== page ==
TOP > News > SEC Releases Official Advisory on Initial Coin Offerings (ICO)
August 2, 2018 Updated

As investment schemes, ICOs are classified as an activity where you sell securities, and as such must be in compliance with the Securities Regulation Code.

Update: August 2, 2018, SEC releases “Draft Rules on Initial Coin Offerings”. Manila. The Securities and Exchange Commission of the Philippines has released today its official advisory regarding Initial Coin Offerings (ICO).

Virtual Currencies

According to the SEC, some new virtual currencies (cryptocurrencies or digital currencies) can be classified as a security, based on the definition of what a security is in the country’s Securities Regulation Code (SRC).

Note the important word here is “some”. This means not all virtual currencies can be classified as a security. So what exactly falls into the definition of such negotiable instruments?

Full SEC Advisory

The text of the entire SEC Advisory on Initial Coin Offerings can be viewed on the SEC website here, or you can right-click the 2 images below. This article continues after the 2 images.

What kinds of cryptocurrency-related activities fall into “security”?

Securities can be a lot of things. As defined by Sec. 3.1 of the SRC, securities can be anything shares of stock, notes, options, trust certificates, and many other things.

Securities can also be investment contracts, which is a contract, transaction, or scheme wherein a person invests money in an enterprise and is led to expect (or promised that he will gain) profits primarily from the efforts of others.

Thus when a cryptocurrency is similar to any of the types of securities mentioned in the SRC, then, the SEC states that there is a possibility that it is really a security and must be registered with the SEC as such.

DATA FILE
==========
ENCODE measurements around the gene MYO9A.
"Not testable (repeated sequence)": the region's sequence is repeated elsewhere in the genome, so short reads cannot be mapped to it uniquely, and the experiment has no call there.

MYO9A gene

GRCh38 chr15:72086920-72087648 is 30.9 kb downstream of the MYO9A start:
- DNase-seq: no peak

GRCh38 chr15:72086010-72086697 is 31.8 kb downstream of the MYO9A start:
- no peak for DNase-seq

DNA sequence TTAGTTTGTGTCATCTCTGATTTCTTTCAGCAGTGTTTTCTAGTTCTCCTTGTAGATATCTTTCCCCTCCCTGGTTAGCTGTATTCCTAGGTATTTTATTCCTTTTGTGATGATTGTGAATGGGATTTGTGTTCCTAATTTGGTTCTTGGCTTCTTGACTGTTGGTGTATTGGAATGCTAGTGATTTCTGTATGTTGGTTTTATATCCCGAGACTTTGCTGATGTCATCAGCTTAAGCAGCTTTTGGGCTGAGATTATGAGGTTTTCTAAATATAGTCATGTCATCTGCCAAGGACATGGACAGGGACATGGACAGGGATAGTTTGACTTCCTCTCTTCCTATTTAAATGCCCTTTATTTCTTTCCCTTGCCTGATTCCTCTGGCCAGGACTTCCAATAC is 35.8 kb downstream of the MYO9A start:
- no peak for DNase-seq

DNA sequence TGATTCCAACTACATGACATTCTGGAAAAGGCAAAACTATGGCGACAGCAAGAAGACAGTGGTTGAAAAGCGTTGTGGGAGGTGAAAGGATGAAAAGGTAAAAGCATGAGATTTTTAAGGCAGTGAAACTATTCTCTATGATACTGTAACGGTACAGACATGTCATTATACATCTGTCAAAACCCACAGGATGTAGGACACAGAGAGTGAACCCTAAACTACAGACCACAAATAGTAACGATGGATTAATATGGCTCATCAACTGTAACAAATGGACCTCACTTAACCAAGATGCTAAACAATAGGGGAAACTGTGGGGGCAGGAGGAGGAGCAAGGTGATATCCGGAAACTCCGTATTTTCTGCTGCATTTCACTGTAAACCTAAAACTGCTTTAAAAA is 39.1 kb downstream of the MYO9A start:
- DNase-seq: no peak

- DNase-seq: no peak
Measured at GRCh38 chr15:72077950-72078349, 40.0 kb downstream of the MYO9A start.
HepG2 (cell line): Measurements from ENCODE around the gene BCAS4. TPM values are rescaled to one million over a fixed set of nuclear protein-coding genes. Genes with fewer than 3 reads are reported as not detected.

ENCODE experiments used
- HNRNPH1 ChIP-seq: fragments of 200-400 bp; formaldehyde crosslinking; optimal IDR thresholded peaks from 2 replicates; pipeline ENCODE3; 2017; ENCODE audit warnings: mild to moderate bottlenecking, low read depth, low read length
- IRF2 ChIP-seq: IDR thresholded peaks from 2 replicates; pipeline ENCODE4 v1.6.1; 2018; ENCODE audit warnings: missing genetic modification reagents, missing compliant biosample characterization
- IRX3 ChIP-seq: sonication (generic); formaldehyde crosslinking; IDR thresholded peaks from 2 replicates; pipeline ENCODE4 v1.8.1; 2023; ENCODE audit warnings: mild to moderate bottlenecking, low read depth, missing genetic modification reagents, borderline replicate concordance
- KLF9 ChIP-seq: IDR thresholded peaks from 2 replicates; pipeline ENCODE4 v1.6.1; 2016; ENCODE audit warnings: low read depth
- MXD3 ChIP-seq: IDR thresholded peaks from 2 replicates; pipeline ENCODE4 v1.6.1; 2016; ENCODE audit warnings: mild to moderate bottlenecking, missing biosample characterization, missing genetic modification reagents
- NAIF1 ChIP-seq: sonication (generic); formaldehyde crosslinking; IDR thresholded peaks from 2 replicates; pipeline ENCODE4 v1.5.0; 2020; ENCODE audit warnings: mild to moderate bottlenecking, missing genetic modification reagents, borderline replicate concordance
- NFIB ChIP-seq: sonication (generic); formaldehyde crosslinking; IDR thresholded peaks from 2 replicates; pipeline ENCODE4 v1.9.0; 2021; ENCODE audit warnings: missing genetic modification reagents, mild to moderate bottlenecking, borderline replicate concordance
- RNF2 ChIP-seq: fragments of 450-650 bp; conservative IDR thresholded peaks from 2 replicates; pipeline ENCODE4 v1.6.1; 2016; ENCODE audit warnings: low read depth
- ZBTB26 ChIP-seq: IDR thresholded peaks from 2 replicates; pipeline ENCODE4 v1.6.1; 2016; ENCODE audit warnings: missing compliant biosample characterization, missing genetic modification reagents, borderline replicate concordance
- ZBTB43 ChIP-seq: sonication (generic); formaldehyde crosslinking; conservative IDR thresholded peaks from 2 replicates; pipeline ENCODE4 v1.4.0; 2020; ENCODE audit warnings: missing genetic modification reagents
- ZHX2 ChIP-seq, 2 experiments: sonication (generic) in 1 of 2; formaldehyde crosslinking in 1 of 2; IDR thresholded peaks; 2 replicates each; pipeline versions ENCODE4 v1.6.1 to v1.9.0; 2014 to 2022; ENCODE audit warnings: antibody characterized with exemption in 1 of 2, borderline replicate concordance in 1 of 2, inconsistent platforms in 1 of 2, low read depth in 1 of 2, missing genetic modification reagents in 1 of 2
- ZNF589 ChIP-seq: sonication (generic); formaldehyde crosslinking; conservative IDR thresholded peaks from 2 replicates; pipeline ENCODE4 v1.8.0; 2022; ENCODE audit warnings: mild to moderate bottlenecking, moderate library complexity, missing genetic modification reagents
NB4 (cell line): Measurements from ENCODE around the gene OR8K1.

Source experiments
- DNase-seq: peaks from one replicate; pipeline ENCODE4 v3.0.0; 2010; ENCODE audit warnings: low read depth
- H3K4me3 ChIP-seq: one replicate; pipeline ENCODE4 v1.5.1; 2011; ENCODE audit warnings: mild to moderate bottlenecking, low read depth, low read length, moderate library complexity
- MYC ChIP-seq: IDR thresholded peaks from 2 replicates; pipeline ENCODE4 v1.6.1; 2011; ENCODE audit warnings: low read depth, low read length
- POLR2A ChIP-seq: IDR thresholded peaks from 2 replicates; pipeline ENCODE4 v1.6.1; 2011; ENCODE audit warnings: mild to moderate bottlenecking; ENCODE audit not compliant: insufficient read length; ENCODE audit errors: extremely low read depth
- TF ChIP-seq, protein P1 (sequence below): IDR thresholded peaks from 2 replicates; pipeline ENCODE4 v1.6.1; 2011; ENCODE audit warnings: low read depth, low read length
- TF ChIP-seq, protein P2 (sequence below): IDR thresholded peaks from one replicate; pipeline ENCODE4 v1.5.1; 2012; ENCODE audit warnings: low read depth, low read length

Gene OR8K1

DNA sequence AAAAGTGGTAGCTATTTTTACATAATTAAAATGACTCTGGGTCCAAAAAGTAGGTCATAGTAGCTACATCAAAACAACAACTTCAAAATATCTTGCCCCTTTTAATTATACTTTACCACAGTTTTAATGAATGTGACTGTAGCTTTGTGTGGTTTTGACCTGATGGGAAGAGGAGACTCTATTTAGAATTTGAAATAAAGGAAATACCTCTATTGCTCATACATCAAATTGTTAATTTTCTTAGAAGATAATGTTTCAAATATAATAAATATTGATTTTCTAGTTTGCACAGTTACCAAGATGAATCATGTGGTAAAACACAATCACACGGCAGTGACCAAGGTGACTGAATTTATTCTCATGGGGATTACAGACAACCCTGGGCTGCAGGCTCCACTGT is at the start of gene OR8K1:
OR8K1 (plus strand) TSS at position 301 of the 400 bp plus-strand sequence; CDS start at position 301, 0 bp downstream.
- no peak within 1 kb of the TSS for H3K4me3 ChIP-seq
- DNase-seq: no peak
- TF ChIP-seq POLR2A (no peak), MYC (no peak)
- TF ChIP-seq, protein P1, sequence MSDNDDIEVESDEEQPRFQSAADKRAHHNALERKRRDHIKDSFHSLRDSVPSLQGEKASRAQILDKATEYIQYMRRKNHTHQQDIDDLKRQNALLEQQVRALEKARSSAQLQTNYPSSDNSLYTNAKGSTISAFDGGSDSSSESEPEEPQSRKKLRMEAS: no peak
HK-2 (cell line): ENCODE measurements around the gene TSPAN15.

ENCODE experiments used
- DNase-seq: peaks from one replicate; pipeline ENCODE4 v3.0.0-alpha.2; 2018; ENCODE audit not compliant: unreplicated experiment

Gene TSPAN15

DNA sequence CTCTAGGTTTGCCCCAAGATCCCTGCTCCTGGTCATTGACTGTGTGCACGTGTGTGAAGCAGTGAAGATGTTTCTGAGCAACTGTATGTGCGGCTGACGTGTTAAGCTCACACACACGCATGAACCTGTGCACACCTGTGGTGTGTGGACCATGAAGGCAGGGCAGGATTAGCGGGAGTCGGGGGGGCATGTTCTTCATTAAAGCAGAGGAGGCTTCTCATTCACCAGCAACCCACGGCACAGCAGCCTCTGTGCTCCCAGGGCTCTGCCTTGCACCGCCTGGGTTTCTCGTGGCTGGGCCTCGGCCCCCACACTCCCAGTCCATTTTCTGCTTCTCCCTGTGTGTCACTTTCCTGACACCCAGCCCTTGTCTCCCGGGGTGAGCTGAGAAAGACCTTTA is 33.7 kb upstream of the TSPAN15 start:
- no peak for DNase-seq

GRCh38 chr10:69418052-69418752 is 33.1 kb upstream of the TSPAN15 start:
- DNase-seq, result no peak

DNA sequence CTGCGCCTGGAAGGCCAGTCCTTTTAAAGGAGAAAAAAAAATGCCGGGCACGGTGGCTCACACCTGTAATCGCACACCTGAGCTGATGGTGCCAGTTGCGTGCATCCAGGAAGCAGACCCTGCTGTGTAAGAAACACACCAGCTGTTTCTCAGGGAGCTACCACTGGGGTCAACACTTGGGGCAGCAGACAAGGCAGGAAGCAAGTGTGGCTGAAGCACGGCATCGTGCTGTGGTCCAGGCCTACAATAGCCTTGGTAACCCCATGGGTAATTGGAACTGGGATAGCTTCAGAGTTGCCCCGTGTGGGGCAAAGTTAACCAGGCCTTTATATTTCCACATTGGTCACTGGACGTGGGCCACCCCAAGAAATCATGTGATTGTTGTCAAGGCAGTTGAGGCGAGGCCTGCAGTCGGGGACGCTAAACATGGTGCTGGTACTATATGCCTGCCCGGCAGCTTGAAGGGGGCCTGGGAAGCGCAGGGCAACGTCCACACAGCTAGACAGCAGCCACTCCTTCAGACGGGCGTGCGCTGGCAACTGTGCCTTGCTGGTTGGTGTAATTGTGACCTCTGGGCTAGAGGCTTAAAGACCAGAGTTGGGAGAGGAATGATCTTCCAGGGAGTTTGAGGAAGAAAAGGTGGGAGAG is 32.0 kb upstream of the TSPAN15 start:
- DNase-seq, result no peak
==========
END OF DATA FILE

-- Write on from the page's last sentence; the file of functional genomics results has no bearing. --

When a virtual currency is likewise analogous to any of the types of securities under Section 3.1 of the SRC, there is a strong possibility that the said virtual currency is a security under the jurisdiction of the SEC and has to be registered and necessary disclosures have to be made for the protection of the investing public.

ICOs and Securities

As with the SECs interpretation of securities, it follows that Initial Coin Offerings are likewise a sale of securities. That means it falls under the jurisdiction of the SEC and must, therefore, be registered with the government agency.

What if I am an agent of ICO entities? What if I tell people to invest in ICOs?

SEC mentioned that if you act as a salesman, broker, dealer, or agent of ICO entities and participates in selling or convincing people to invest in the investment scheme, then you must register with the SEC, again pursuant to the SRC. Failure to do so may invite the law against you, be sanctioned, or penalized in accordance with a Supreme Court decision in 2014.

We encourage everyone to read the full 2-page SEC Advisory on ICOs here. 1st page, 2nd page.

SEC Advice to the Public

If a potential investment sounds too good to be true, or if you are pressured to act hastily, please exercise utmost caution and diligence and be wary of the risk that your investment might be lost.


While we are no legal experts here in BitPinas, the SEC advisory may obviously change the landscape of ICOs in the Philippines. While the BSP’s circular last year governs the “exchange” of cryptocurrency to Peso, the SEC ruling governs the 1) Peso to Coin exchange, 2) Coin to Coin exchange, and 3) other assets to coin exchange where it applies. The SEC now classifies ICOs as investment schemes, and we wonder how the existing players in the cryptocurrency landscape in the Philippines will react to this new development.

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